There have been some house/car break-ins. Most people feel very safe. You have to keep an eye out, like anywhere, but it's pretty safe.
2. Are there any particular health concerns? What is the quality of available medical care? What medical conditions typically require medical evacuation?
There is excellent medical here. I know several ex-pats who've given birth here. Most of the good hospitals though are in the city and difficult to reach in heavy traffic.
3. What is the air quality like at post (good/moderate/bad)? Are there seasonal air quality issues? Does the air quality have an impact on health?
4. What is the overall climate: is it extremely hot or cold, wet or dry, at any time of year, for example?
Very hot and humid. It rains almost every day from April through December. Having said that, we still manage to get outdoors most days. The rain is especially heavy in October and November, and the dry season goes from January through March, when it almost never rains.
Schools & Children:
1. What is the availability of international schools? What has been your general experience with them, if any?
Excellent international schools are one of the many reasons that Panama is a great family post. Balboa Academy, the Metropolitan, Kings College, Christian Crossroads Academy, International School of Panama, the Boston School, and others all have good reputations. You should look at the websites of each to find the best fit for your child. Think about foreign language instruction, (there are also French, Greek, Jewish, and Italian schools...), commute time from where you live, length of school day, extra-curricular activities, religion, etc., which differ between each, but all parents I've met seem happy with their children's school.
2. What accommodations do schools make for special-needs kids?
Again, each school is different. Reach out to individual schools to find out more.
3. Are preschools available? Day care? Are these expensive? What has been your experience with them, if any? Do the schools provide before- and/or after-school care?
Most of the above schools offer preschool, but it can be expensive. There are also many Spanish instruction preschools that many ex-pat parents are happy with as well.
4. Are local sports classes and/or activities available for kids?
Again, too many to list. Ballet, tennis, swimming, soccer, American football, baseball, gymnastics, karate, tae kwan do, horseback riding, to name just a few that I'm familiar with.
1. What is the relative size of the expatriate community? How would you describe overall morale among expatriates?
Very, very, large. I often feel like I never see Panamanians.
2. Morale among expats:
This varies. I find most people coming from developed countries have a harder time here. Panama is a modern, well-developed country, but it's not the same as the U.S. or Europe, and there are many frustrations from traffic, poor infrastructure, power outages, poor customer service, different adherence to time. Also the more Spanish you speak the better. People who get out more and enjoy the great things Panama has to offer seem to appreciate the country most. The traffic can be excruciating, and some people drive like real jerks, so people with long commutes are pretty unhappy, too.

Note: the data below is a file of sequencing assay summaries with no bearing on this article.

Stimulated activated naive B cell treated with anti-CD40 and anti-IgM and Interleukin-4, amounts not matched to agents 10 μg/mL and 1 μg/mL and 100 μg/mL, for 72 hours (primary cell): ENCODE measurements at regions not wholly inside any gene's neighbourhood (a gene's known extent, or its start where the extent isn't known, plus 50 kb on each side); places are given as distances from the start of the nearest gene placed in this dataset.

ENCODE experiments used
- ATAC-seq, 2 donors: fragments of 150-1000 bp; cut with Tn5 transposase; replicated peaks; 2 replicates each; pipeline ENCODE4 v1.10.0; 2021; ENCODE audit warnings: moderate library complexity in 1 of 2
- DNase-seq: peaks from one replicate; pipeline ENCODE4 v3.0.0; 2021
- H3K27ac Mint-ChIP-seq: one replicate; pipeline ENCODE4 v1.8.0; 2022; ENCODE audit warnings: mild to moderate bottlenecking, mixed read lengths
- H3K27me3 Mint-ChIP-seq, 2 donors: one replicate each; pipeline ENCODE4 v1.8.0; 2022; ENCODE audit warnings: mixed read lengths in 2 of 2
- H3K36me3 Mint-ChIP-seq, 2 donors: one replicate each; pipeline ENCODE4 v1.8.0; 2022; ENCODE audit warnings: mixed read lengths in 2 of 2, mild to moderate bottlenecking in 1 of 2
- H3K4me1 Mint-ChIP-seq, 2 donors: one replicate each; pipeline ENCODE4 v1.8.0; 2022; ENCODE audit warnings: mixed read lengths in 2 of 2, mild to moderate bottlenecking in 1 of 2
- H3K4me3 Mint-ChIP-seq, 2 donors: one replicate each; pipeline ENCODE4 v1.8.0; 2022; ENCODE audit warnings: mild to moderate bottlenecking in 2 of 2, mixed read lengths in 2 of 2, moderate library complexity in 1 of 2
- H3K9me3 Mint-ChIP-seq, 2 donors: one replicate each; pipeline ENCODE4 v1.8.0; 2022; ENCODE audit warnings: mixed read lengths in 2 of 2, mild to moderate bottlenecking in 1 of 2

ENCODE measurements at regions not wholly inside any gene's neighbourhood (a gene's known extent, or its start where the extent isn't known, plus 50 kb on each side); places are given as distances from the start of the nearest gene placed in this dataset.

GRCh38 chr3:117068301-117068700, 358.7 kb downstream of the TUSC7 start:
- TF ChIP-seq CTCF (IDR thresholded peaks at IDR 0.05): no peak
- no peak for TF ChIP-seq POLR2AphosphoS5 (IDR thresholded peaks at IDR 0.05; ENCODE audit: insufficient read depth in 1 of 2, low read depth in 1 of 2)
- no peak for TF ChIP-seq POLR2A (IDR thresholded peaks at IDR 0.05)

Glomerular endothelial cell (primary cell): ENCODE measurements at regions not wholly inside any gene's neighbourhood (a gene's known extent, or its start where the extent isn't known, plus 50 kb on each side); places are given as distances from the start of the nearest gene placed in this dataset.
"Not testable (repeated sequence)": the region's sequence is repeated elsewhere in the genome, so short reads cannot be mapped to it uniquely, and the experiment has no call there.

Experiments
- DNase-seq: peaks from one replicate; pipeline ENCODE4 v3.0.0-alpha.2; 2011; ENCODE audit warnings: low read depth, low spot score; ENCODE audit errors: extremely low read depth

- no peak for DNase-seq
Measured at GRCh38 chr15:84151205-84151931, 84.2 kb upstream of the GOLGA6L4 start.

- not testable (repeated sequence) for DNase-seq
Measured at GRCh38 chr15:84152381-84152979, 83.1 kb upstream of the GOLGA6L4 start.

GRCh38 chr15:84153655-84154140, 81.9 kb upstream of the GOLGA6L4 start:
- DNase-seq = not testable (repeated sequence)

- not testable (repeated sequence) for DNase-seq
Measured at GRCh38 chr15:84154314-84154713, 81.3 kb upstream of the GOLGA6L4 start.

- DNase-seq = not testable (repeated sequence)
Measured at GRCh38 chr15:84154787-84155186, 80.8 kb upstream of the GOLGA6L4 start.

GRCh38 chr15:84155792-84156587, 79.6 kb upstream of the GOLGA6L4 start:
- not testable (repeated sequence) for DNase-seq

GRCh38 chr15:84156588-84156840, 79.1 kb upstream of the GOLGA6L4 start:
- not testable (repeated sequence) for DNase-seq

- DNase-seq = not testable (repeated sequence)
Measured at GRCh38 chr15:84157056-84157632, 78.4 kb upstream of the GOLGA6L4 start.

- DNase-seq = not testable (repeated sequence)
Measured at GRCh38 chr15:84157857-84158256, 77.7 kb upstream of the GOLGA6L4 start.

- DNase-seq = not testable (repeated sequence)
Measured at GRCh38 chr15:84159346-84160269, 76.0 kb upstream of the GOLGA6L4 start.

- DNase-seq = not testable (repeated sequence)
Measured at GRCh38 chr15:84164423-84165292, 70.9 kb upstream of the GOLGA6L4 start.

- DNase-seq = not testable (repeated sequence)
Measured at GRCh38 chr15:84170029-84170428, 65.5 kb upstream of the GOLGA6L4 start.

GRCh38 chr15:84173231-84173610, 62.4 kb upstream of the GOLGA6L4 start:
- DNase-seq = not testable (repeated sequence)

3. What are some typical ways to socialize, either with local people or with other expatriates? Are there groups or clubs that you can recommend?
Depends on what you like to do. There are huge malls, movie theaters, bars, clubs, restaurants. The arts scene is pretty limited, though there is theater and ballet.
4. Is this a good city for single people? For couples? For families? Why or why not?
It's a great place for families as there is so much to do here with kids. It's also a great place for anyone who is into the outdoors and/or athletics. I can't speak to dating. There is definitely a night scene in Panama but I don't know how easy/hard it is to date.
5. Is this a good city for LGBT expatriates? Why or why not?
I think Panamanians are fairly tolerant.
6. Are there problems with ethnic, race/racial minorities or religious prejudices? Gender equality?
Panama is a diverse society and you will see people of many different backgrounds here, including Asian and South Asian. I haven't heard of any particular stories of outright prejudice, although of course it can happen anywhere.
7. What have been the highlights of your time in this country? Best trips or experiences?
Hiking, beaches, mountains, seeing the canal, boatrides, enjoying nature. It's also a relaxed, easy place to live overall.
8. What are some interesting/fun things to do in the area? Can you recommend any “hidden gems"?
Too many to list. All kinds of outdoor activities from hiking, biking, sport competitions, boating, fishing (lake and deep sea), scuba/snorkeling, surfing, rafting, tourism, some decent dining, a nice outdoor aquarium, a small zoo, forts, Casco Viejo is a wonderful neighborhood.
9. Is this a "shopping post"? Are there interesting handicrafts, artwork, antiques, or other items that people typically buy there?
Tourism. Artisan goods are not that great here.
10. What are the particular advantages of living in this city?
Tourism and outdoor activities. It is easy to travel here and the tourist infrastructure is good. It is a beautiful country with so much to see.
11. Can you save money?
Not if you're out enjoying the country.
Words of Wisdom:
1. Knowing what you know now, would you still move to this city?
Absolutely. I love living here!
2. If you move here, you can leave behind your:
expectation to improve your Spanish.
3. But don't forget your:
patience for sitting in heavy traffic, umbrella, outdoor sports equipment and beach wear (although you can get that here).
4. Do you recommend any books or movies about this city/country for those who are interested in learning more?
Divorcing The Dictator: America's Bungled Affair with Noriega
is about Noriega - that's pretty interesting.
5. Recommended movies/DVDs related to this city:
The Tailor of Panama
is a lot of fun. There's also a documentary on the building of the canal which is interesting.